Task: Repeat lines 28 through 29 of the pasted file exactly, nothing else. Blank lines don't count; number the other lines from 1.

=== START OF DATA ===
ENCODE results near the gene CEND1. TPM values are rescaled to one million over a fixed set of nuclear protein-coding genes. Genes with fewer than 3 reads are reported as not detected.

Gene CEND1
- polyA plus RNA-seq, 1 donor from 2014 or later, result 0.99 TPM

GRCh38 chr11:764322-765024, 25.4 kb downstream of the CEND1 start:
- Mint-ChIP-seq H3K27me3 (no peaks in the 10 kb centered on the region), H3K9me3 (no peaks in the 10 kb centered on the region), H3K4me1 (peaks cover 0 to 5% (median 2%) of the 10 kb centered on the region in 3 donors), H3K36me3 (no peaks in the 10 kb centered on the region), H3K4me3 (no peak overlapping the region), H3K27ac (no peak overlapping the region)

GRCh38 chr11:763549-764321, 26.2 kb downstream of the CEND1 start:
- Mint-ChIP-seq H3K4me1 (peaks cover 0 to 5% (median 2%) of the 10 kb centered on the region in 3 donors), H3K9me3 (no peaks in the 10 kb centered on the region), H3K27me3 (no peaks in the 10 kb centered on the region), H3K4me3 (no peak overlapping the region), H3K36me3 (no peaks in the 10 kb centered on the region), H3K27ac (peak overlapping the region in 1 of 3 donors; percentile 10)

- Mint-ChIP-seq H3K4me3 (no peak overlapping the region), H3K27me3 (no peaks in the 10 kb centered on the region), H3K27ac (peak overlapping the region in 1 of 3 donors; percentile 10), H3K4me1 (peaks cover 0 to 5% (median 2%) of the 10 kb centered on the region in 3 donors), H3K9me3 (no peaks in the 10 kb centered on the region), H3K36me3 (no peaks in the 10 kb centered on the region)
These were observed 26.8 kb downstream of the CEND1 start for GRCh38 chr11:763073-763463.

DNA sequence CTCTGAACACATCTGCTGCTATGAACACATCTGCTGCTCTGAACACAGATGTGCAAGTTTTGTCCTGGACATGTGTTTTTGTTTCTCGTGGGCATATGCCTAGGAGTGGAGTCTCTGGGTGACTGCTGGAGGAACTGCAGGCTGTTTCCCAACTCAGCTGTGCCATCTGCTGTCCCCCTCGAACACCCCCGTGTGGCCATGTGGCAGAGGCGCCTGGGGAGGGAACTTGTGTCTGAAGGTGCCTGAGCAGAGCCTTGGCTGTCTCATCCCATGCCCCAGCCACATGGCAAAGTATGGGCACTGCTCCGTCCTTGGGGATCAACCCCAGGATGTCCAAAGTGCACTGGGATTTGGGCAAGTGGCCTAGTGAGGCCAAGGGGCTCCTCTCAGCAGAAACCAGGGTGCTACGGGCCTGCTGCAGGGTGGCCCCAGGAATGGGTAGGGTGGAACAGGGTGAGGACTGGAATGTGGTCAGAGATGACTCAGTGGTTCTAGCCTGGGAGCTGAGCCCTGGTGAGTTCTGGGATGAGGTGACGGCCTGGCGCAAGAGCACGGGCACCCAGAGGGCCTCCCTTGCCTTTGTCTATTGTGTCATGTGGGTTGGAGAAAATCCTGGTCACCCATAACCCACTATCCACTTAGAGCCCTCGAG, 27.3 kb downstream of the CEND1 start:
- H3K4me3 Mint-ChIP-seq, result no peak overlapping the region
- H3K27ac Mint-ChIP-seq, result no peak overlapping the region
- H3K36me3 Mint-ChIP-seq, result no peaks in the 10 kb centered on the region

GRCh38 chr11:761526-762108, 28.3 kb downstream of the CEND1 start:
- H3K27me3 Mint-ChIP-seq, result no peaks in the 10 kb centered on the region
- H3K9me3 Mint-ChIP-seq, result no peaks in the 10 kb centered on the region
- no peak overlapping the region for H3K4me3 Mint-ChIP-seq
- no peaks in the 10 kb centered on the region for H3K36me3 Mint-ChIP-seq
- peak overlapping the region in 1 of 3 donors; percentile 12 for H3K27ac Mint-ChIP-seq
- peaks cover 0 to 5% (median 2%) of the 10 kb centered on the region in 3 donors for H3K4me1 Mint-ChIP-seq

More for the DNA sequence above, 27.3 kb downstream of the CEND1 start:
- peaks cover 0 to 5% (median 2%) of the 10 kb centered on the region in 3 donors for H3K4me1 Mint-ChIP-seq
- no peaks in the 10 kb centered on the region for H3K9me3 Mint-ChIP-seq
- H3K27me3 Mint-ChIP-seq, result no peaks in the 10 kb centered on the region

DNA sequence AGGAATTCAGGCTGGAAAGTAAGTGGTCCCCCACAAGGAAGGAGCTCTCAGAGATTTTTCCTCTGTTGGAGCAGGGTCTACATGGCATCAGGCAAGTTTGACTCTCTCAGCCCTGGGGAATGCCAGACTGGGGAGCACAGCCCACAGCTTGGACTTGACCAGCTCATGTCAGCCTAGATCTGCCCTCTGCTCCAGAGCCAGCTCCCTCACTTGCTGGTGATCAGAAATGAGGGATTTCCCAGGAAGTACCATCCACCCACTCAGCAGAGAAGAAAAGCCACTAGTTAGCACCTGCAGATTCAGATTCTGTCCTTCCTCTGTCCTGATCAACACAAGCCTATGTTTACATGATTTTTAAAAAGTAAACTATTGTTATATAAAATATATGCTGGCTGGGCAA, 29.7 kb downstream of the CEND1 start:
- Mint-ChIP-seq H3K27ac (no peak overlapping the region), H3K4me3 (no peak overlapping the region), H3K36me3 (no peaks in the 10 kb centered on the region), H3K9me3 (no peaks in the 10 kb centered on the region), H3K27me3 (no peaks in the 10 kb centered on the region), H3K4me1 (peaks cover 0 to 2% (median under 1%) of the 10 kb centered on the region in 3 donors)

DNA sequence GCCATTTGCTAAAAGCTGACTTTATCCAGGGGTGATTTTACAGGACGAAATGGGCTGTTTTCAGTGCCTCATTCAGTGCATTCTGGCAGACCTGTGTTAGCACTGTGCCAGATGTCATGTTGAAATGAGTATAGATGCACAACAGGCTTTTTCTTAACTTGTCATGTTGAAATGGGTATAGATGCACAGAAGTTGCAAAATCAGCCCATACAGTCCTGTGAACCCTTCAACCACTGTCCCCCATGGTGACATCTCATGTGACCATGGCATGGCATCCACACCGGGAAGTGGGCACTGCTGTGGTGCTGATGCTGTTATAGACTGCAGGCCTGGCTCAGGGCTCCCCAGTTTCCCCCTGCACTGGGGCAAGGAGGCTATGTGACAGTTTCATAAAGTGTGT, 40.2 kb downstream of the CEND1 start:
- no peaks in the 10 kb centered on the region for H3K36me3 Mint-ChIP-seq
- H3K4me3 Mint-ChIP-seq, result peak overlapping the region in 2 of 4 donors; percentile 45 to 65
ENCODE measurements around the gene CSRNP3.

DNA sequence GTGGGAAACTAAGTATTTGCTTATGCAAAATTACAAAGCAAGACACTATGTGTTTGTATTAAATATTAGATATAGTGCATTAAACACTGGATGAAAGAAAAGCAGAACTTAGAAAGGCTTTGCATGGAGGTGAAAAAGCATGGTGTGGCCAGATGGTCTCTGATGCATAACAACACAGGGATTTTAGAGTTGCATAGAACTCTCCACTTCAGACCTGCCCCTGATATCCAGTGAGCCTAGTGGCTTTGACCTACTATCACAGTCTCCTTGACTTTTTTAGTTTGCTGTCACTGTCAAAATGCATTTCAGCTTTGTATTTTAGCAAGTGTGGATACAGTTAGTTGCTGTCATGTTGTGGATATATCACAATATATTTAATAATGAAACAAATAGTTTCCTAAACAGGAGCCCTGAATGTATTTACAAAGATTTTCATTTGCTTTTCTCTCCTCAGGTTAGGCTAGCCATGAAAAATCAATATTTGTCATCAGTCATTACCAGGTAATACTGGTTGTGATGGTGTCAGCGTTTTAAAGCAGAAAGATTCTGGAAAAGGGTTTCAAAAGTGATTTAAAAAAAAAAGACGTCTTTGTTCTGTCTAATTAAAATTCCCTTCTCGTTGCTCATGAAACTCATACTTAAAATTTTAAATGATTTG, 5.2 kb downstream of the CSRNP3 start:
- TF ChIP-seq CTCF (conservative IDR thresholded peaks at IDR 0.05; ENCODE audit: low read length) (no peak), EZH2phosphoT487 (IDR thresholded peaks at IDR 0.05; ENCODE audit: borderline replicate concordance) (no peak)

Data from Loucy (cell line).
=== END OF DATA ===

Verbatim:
- no peaks in the 10 kb centered on the region for H3K36me3 Mint-ChIP-seq
- H3K4me3 Mint-ChIP-seq, result peak overlapping the region in 2 of 4 donors; percentile 45 to 65